1st Reading – Malachi 3:19-20a
Lo, the day is coming, blazing like an oven,
when all the proud and all evildoers will be stubble,
and the day that is coming will set them on fire,
leaving them neither root nor branch,
says the LORD of hosts.
But for you who fear my name, there will arise
the sun of justice with its healing rays.
This reading is remarkable in its brevity, yet it is filled with vivid images and it contains a powerful message.
The word Malachi means “my messenger.” The author of Malachi lived during the time when the Israelites were rebuilding Jerusalem after the Babylonian Exile (587-537 BC). He was extremely critical of what he saw as violations of the people’s covenant relationship with God.
(Note: This passage is Malachi 4:1-2a in all translations but the New American Bible.)
Lo, the day is coming,
Malachi announces a day of judgment. This is the “day of the Lord,” the end times, the time of fulfillment of all God’s promises and the realization of the destiny of the world. It is the time when justice will be realized, when the scales of righteousness will be balanced, when the good will be rewarded and the evil punished.
Israel initially believed that this day would be purely a time of vindication and rejoicing; however, the prophets set them straight on this matter, insisting that Israel itself would also have to face the righteous anger of God and pay for its sinfulness.
blazing like an oven, when all the proud and all evildoers will be stubble,
The prophet employs the metaphor of a blazing fire to depict this event. The image is of a conflagration that burns the stubble left over after grain has been harvested. It has been dried by the heat of the sun, and it is useless except as a fire starter.
and the day that is coming will set them on fire,
The day itself is so hot that, like a form of spontaneous combustion, it ignites the chaff. The ungodly are identified as the stubble that is consumed by the flames.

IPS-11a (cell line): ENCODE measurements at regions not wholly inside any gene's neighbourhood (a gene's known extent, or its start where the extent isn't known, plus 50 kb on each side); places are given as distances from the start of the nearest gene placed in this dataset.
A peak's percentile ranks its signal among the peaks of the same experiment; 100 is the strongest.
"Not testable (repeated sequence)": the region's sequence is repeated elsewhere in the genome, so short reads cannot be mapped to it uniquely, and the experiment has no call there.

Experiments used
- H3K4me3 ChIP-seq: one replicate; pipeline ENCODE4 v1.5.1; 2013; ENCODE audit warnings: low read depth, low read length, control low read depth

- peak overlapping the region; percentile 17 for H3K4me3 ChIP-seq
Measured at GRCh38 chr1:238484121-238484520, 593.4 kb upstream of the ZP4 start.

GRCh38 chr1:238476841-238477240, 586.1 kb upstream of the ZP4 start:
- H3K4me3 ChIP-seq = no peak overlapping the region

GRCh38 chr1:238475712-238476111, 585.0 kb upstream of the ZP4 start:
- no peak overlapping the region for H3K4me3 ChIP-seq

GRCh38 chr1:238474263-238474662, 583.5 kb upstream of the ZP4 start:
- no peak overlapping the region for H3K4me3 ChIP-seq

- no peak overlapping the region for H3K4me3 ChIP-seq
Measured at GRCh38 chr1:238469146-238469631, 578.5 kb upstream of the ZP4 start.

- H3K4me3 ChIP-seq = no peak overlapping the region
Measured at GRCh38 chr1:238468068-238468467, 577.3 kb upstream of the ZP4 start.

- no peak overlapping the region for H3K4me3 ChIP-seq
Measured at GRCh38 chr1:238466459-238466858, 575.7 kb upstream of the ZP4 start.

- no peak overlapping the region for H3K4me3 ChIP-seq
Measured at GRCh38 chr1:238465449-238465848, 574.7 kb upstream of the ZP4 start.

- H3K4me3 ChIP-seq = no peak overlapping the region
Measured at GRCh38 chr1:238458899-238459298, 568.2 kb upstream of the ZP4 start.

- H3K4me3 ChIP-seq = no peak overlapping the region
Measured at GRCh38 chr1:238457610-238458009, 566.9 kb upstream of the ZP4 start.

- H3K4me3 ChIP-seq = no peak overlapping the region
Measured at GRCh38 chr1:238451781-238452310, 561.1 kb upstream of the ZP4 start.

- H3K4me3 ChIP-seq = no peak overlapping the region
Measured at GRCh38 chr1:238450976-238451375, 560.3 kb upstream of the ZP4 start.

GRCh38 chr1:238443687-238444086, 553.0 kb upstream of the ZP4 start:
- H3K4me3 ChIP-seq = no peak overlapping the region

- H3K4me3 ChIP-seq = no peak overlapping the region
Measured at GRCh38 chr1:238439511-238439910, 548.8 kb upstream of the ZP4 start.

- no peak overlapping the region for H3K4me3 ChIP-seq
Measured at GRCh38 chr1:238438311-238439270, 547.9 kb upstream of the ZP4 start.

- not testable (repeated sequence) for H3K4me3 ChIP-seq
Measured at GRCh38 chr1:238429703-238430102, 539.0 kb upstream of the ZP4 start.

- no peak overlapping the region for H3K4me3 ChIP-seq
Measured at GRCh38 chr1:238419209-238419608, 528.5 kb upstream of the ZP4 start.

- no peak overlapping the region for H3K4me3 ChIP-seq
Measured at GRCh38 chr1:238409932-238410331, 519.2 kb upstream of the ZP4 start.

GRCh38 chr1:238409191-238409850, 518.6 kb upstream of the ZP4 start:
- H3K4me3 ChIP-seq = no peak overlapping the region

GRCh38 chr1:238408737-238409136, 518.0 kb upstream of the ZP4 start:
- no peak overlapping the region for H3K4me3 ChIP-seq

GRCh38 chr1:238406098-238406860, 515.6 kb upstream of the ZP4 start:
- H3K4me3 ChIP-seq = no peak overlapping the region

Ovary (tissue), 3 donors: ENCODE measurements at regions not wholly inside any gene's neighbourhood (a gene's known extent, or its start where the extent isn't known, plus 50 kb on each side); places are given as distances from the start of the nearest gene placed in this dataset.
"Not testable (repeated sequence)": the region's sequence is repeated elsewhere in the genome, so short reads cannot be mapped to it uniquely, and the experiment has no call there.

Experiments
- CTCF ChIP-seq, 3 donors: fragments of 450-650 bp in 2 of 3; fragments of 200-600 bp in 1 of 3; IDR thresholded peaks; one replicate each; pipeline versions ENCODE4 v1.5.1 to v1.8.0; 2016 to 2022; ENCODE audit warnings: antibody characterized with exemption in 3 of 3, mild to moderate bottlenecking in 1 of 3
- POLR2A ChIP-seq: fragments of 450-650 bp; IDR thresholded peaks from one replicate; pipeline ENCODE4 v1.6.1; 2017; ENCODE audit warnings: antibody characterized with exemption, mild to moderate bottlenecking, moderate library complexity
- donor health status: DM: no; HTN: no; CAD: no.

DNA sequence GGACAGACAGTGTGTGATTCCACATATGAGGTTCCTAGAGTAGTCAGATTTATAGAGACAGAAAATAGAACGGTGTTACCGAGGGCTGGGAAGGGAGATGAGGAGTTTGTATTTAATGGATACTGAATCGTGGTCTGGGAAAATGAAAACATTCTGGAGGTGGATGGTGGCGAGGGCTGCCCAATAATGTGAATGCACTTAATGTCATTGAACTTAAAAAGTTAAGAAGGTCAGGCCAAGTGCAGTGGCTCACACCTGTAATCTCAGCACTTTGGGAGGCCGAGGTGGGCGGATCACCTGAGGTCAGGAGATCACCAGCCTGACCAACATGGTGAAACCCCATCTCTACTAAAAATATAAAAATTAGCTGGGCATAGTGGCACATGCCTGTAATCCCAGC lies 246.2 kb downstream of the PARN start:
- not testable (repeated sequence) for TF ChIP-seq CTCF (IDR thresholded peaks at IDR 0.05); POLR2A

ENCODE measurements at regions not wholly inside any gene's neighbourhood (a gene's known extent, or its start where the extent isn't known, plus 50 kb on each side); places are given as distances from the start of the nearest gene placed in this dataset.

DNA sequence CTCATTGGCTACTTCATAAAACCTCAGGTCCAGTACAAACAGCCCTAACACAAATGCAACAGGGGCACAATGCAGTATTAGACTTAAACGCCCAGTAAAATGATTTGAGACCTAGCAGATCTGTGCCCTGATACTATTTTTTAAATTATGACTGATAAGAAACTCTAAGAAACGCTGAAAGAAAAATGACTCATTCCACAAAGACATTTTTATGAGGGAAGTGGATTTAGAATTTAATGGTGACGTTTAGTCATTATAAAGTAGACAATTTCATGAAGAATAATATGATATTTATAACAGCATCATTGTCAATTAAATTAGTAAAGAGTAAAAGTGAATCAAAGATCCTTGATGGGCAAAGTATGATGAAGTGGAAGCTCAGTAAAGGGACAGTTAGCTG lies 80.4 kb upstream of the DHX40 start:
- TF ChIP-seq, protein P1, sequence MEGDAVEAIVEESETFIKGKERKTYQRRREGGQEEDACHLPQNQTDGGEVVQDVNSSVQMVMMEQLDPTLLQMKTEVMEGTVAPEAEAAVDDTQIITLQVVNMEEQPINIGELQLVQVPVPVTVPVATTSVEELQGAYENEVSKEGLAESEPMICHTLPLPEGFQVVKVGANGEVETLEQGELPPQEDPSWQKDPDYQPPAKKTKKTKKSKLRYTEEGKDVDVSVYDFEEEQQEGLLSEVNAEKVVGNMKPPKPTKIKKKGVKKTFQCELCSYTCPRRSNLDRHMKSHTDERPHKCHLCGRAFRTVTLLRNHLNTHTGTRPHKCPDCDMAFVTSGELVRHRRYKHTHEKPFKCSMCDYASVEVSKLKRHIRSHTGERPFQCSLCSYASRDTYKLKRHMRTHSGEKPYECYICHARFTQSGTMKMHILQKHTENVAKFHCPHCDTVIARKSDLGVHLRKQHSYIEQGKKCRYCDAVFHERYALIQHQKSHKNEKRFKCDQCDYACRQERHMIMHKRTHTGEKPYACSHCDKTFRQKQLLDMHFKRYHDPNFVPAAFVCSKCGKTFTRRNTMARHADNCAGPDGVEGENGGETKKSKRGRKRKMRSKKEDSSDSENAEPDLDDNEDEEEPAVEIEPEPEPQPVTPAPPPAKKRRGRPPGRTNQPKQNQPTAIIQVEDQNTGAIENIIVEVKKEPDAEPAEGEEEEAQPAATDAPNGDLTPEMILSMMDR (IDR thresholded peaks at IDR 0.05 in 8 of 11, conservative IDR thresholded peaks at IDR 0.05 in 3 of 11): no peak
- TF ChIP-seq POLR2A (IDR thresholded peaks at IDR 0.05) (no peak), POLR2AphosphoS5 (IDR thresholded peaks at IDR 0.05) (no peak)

leaving them neither root nor branch, says the LORD of hosts.
Nothing is left of them, neither branch, which produces the fruit of the growth, nor the root, which promises new life. Every aspect is consumed by the fire.
But for you who fear my name, there will arise the sun of justice with its healing rays.
On the other hand, the day of the Lord will rise majestically for the upright, like the sun in the eastern sky that shines forth in righteousness. The healing of this experience of God is the total reversal of the flaming destruction in store for the wicked.
The end of the world and the corresponding judgment will be terrible for the evildoer, but joy for the faithful.
The expression “sun of justice” is echoed in the New Testament’s canticle of Zechariah (Luke 1:78); therefore, it is not surprising that Christian tradition should apply it to Jesus Christ:
“The Lord came in the evening to a world in decline, when the course of life was almost run; but when the Sun of justice came, he gave new life and began a new day for those who believed in him” (Origen, Homiliae in Exodum, 7,8).
2nd Reading – 2 Thessalonians 3:7-12
Brothers and sisters:
You know how one must imitate us.
For we did not act in a disorderly way among you,
nor did we eat food received free from anyone.
On the contrary, in toil and drudgery, night and day
we worked, so as not to burden any of you.
Not that we do not have the right.